Jon Moxley and Kenny Omega’s match at Full Gear was hot. And violent. And how cool to see AEW go old school and actually do it as a “lights out” match, literally cutting the lights and restarting them to signify the “unsanctioned” nature of the bloody brawl…But let me tell you all about a guy called Bull Curry.

    You know they got something right when internet searches of “Moxley” this week autofill with “vs Omega” and the results that hit include topics like “Did Moxley and Omega Go Too Far?”.  That’s good heat.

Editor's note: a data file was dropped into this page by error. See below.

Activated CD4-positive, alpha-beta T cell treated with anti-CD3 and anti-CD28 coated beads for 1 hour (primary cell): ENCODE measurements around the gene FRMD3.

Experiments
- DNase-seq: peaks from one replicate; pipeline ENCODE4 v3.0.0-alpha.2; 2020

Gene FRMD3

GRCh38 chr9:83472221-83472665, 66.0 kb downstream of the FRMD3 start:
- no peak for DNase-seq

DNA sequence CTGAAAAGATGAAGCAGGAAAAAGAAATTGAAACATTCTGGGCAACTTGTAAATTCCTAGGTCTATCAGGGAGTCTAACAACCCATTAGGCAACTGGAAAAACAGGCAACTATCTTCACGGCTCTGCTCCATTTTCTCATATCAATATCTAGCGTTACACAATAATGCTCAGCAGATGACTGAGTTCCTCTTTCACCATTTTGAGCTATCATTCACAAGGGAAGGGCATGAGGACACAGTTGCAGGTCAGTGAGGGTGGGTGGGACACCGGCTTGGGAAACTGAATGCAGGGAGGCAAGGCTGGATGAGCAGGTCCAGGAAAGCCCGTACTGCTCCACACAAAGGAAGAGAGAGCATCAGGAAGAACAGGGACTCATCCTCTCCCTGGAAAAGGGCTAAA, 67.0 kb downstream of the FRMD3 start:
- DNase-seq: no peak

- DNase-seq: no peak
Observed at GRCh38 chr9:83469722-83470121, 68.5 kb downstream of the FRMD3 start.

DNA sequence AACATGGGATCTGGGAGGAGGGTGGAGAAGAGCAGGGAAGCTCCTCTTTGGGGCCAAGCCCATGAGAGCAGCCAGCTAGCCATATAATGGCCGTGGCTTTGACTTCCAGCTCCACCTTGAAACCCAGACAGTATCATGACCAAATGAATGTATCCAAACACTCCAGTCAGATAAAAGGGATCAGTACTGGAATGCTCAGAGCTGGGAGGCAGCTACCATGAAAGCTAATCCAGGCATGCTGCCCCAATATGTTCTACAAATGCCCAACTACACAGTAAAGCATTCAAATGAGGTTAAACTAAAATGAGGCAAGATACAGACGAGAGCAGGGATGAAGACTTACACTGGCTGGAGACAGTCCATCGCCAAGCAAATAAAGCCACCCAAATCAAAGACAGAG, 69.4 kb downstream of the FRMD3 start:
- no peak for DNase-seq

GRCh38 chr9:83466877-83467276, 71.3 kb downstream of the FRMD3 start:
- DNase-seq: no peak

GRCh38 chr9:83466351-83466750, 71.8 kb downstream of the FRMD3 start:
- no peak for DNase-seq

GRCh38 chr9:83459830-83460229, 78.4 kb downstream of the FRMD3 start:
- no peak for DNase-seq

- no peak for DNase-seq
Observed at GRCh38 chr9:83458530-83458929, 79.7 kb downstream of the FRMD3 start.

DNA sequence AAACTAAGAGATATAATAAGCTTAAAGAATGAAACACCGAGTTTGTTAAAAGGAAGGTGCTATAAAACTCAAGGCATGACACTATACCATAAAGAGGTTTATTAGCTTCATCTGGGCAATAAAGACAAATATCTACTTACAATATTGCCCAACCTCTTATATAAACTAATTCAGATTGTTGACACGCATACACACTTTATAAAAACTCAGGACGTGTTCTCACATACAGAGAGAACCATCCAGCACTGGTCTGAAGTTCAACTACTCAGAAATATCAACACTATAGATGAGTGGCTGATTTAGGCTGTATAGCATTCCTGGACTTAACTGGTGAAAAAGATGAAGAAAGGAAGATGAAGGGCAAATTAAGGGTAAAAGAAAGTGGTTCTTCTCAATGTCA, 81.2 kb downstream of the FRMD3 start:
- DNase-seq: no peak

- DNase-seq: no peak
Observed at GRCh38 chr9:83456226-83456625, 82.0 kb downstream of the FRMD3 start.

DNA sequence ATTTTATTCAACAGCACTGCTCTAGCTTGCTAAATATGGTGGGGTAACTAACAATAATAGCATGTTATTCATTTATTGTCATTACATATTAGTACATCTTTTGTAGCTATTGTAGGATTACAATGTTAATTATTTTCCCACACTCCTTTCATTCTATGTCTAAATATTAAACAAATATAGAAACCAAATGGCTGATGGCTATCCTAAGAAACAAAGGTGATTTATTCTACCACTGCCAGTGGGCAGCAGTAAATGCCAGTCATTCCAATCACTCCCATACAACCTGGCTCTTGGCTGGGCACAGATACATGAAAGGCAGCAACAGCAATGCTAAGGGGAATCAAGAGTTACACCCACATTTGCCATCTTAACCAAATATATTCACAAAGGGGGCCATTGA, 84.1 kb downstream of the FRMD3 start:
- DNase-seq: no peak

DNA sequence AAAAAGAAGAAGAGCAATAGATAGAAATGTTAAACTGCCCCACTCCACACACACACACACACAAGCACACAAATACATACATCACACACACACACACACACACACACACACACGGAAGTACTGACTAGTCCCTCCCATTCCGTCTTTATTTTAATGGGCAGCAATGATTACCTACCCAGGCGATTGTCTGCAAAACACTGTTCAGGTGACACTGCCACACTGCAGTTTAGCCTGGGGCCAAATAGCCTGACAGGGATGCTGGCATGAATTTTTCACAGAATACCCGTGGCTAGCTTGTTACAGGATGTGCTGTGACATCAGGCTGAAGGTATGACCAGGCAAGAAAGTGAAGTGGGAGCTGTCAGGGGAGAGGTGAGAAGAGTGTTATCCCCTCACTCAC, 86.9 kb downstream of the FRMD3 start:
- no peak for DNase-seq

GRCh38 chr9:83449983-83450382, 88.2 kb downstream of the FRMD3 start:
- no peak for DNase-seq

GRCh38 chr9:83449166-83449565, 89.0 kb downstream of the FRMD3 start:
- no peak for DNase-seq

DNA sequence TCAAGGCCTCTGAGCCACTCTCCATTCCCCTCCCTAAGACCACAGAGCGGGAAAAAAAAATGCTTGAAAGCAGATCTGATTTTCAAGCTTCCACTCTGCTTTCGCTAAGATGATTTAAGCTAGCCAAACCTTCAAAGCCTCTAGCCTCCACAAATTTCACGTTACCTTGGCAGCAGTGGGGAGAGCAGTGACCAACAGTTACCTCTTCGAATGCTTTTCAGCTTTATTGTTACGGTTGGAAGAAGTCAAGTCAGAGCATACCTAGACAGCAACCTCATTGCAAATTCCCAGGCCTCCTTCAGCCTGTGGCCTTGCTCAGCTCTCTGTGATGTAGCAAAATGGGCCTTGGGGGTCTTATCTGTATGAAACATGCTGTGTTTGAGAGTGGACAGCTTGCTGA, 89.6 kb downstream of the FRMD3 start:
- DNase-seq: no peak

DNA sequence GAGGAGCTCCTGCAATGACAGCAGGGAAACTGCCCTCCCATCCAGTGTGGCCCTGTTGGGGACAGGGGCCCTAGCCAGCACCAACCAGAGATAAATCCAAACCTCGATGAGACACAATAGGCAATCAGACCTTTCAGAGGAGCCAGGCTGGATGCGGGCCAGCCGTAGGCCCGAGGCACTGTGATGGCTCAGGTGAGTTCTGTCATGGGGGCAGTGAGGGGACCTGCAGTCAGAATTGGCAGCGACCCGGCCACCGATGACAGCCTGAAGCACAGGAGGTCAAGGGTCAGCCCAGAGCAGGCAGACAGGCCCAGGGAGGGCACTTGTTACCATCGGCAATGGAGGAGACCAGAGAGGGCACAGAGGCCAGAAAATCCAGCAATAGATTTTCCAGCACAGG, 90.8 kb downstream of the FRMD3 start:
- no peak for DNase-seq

Not that it’s anything new.  Promotions have been going to the unsanctioned, hardcore, no rules, all out match for a looooooong time.  At times such styled matches have invaded the mainstream of pro wrestling, never more evident than the mid to late nineties with the rise of ECW and its hardcore style and the push in both WWF and WCW to have hardcore divisions, hardcore specialty wrestlers, and hardcore championship belts.  The history of Japanese wrestling is littered with special shows booked with hardcore, unsanctioned matches featuring wrestlers from around the world. For the best example, see IWA’s 1995 King of the Death Match outdoor show in Kawasaki, culminating with Terry Funk and Mick Foley (as Cactus Jack) slamming each other onto boards wrapped in barbed wire and charged with small C4 explosives. For the worst examples in the idea of promoting “non-company sanctioned” matches see WCW’s mid-nineties run of Uncensored pay-per-views.  Some current promotions go all in and emulate the defunct ECW’s style where they only sanction “unsactioned” matches – see CZW.